I saw this article in the Huffington Post a while back. “Do you feel like you reflect on things more than everyone else?” To quote one commenter: “Yep….. I feel like they asked me about my life before they wrote this article.” Lots of confirmation of that sentiment as well.
1. They feel more deeply.
“They’re very intuitive, and go very deep inside to try to figure things out.”
This is me, in a nutshell. Or in the words of a Paul Simon song, maybe I think too much. Suggesting that I feel more deeply feels arrogant, and I’m uncomfortable with that, too. If someone ELSE said it, it’d be OK.
2. They’re more emotionally reactive.
They may have more concern about how another person may be reacting in the face of a negative event.
I have a huge amount of empathy. Any story in which a person going through a terrible ordeal and is not “heard” feels as though the “not being heard” part is happening to me personally. This story is a good example. It’s bad enough that she was raped, but the “blame the victim” really undid me.
Injustice particularly ticks me off. I find the current economic disequilibrium disheartening, but to be fair, don’t most thinking people?
3. They’re probably used to hearing, “Don’t take things so personally” and “Why are you so sensitive?”
Highly sensitive men .. from other countries — such as Thailand and India — were rarely or never teased, while highly sensitive men he interviewed from North America were frequently or always teased.”
BINGO. Now we are getting to the heart of the matter. I get brave enough to tell some people how I feel about something, and I get, let’s say, less than satisfactory responses.
I want to hear: “Sorry you’re feeling that way.”
I get: “Get over it!” Or “You’re overreacting.” Or “It’s not that big a deal.”
That will shut me down. Afterwards, I realize they THINK I’ve taken their “sage” advice, when I’ve just closed off, emotionally, and on occasion, physically.
I have the sense far too often that people just don’t GET me. I find it odd that people I’ve never met in person seem to grok what I’m saying better than most of my terrestrial acquaintances.
4. They prefer to exercise solo.
Not necessarily so. While I used to run alone, I had my greatest joy in the 30 years playing racquetball. I liked volleyball at the time. I used to play softball and baseball, though that was more fun by college, when I actually learned to play better.
5. It takes longer for them to make decisions.
Highly sensitive people are more aware of subtleties and details that could make decisions harder to make.
Depends. I’m actually quite good at deciding at restaurants relatively quickly, e.g. I like to shop when I can go in and just buy it, such as when I’d get CDs. But purchases of items I don’t feel I understand – cellphone service, in particular, and technology in general – is agonizing. Also, anything involving trying it on, such as clothes shopping, so someone else can see “how it looks” on me is tantamount to torture.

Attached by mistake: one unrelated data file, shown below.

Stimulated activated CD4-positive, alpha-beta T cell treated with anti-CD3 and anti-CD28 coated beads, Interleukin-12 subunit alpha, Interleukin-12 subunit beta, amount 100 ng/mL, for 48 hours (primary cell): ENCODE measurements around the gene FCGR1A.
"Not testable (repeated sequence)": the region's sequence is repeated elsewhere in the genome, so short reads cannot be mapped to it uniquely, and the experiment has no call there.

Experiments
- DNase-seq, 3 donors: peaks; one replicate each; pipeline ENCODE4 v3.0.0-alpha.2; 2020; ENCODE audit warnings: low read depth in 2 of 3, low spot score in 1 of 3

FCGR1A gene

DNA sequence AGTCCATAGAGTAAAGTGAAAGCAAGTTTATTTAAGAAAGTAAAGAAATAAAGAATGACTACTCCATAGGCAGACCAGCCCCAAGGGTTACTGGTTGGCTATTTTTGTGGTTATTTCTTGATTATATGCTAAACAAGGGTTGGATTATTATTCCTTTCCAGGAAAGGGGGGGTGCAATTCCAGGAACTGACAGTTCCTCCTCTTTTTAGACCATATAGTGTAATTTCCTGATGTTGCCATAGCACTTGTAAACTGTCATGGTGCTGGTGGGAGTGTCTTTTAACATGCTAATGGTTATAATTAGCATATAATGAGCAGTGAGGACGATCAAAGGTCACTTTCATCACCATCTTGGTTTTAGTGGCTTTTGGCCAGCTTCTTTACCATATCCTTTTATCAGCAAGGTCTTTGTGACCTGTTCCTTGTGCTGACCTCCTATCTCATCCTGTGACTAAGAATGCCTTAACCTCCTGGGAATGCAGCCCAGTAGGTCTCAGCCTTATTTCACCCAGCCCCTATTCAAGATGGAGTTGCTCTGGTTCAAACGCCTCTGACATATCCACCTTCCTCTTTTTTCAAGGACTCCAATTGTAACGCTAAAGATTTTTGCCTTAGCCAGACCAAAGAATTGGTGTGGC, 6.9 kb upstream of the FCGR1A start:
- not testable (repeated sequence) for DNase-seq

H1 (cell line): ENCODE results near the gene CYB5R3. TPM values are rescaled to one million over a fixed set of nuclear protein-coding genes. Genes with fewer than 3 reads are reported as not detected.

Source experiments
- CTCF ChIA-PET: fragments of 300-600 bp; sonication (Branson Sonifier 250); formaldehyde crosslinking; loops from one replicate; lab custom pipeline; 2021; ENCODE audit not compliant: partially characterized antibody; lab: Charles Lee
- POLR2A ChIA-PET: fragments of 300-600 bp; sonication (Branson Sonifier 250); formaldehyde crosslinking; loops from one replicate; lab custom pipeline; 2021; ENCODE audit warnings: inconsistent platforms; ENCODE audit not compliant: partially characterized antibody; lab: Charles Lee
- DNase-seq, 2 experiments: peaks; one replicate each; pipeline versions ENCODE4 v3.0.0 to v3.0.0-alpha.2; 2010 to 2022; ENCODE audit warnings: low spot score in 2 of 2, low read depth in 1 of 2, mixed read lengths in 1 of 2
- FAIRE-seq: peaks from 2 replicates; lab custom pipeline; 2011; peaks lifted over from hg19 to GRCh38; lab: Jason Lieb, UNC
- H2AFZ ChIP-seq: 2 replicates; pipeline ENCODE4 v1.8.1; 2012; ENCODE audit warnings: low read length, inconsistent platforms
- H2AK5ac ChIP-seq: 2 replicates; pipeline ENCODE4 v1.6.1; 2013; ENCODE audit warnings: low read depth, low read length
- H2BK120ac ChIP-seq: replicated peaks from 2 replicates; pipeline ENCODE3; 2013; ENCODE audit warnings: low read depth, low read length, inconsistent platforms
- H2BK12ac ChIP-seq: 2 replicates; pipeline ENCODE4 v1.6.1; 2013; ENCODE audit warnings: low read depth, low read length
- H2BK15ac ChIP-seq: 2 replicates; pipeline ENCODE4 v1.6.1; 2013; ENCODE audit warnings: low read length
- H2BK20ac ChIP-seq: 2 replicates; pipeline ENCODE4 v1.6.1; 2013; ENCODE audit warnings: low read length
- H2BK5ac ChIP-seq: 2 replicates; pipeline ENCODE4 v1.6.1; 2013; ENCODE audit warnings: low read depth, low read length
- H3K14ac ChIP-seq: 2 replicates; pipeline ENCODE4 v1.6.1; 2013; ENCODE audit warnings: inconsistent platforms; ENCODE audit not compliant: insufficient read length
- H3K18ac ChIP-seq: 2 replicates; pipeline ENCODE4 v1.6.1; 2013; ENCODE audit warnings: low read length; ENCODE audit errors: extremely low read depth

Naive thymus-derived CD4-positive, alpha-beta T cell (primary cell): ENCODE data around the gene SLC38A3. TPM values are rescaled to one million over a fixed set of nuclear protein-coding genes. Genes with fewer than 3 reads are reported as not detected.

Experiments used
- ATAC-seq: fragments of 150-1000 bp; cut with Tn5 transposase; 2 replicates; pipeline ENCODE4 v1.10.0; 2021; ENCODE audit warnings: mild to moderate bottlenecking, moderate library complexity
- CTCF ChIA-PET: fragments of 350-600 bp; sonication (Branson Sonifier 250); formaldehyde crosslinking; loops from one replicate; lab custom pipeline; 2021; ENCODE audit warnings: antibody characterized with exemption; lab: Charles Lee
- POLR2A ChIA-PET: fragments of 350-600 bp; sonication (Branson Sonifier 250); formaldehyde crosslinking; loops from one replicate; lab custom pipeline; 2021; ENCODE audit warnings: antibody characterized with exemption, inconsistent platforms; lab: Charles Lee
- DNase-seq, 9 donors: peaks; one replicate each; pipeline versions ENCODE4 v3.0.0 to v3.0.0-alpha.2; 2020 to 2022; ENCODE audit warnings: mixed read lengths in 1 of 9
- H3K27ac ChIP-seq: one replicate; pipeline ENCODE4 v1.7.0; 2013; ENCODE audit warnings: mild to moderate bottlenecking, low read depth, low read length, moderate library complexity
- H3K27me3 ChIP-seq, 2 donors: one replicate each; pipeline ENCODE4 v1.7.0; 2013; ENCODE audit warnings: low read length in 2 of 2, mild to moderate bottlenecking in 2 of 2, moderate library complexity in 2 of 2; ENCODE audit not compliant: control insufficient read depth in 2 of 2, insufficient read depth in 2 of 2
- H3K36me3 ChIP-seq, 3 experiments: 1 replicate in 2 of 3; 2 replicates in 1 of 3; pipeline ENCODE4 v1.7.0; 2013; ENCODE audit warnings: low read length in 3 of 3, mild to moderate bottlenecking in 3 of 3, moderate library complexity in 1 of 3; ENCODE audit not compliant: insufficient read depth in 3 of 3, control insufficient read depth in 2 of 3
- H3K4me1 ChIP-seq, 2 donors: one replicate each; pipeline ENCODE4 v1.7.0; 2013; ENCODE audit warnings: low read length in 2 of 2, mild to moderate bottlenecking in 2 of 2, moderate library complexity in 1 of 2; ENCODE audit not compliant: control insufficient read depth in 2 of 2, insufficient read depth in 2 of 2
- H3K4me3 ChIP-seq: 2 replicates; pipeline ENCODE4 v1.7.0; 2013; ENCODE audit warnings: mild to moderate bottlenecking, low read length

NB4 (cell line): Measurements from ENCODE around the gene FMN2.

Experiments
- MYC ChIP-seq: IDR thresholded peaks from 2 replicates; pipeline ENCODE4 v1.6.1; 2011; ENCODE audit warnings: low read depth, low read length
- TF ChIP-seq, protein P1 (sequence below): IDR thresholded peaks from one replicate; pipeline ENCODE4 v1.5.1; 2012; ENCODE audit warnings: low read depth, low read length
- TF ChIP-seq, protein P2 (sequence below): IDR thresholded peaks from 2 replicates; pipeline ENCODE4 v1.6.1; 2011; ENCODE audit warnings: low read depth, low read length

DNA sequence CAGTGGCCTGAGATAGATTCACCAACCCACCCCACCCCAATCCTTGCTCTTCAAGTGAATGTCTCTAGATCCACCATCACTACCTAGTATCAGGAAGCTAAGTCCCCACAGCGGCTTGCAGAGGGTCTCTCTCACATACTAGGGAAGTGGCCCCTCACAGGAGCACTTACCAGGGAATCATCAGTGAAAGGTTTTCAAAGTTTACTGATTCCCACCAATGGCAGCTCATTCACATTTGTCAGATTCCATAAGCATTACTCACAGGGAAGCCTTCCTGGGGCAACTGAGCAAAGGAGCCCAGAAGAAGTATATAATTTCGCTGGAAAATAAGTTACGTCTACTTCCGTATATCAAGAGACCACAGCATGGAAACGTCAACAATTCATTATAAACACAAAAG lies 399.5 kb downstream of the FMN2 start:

6 . And on that note, they are more upset if they make a “bad” or “wrong” decision.
You know that uncomfortable feeling you get after you realize you’ve made a bad decision? For highly sensitive people, “that emotion is amplified because the emotional reactivity is higher.”
That’s the truth. I would never have purchased a house on my own, even if I had had the means, because the inevitable buyer’s remorse would have been too great.
7. They’re extremely detail-oriented.
Depends. I’ve noticed changes in lengths of traffic light patterns, but not my wife’s new hairdo. I remember numbers, but not people’s names. And by “remembers numbers,” I could tell you that Can’t Buy Me Love by the Beatles went from #27 to #1 in one week on the Billboard charts, without looking.
Still, I have a lot of stuff floating around in my head.
8. Not all highly sensitive people are introverts.
In fact, about 30 percent of highly sensitive people are extroverts.
I have fooled many people who think I’m an extrovert. Alone in a crowd happens rather often.
9. They work well in team environments.
Because highly sensitive people are such deep thinkers, they make valuable workers and members of teams.
Very true. Working alone, I’d get in my own way. I like to bounce ideas off others. The librarians I work with often share information; that’s why I’m a librarian in the first place, that collegiality of the profession.
Still, on most tasks, I like to know what is expected of me, and then left alone, unless I need help. Constant supervision – and I’ve had jobs like that – irks me.
My, this is going on too long. More next time.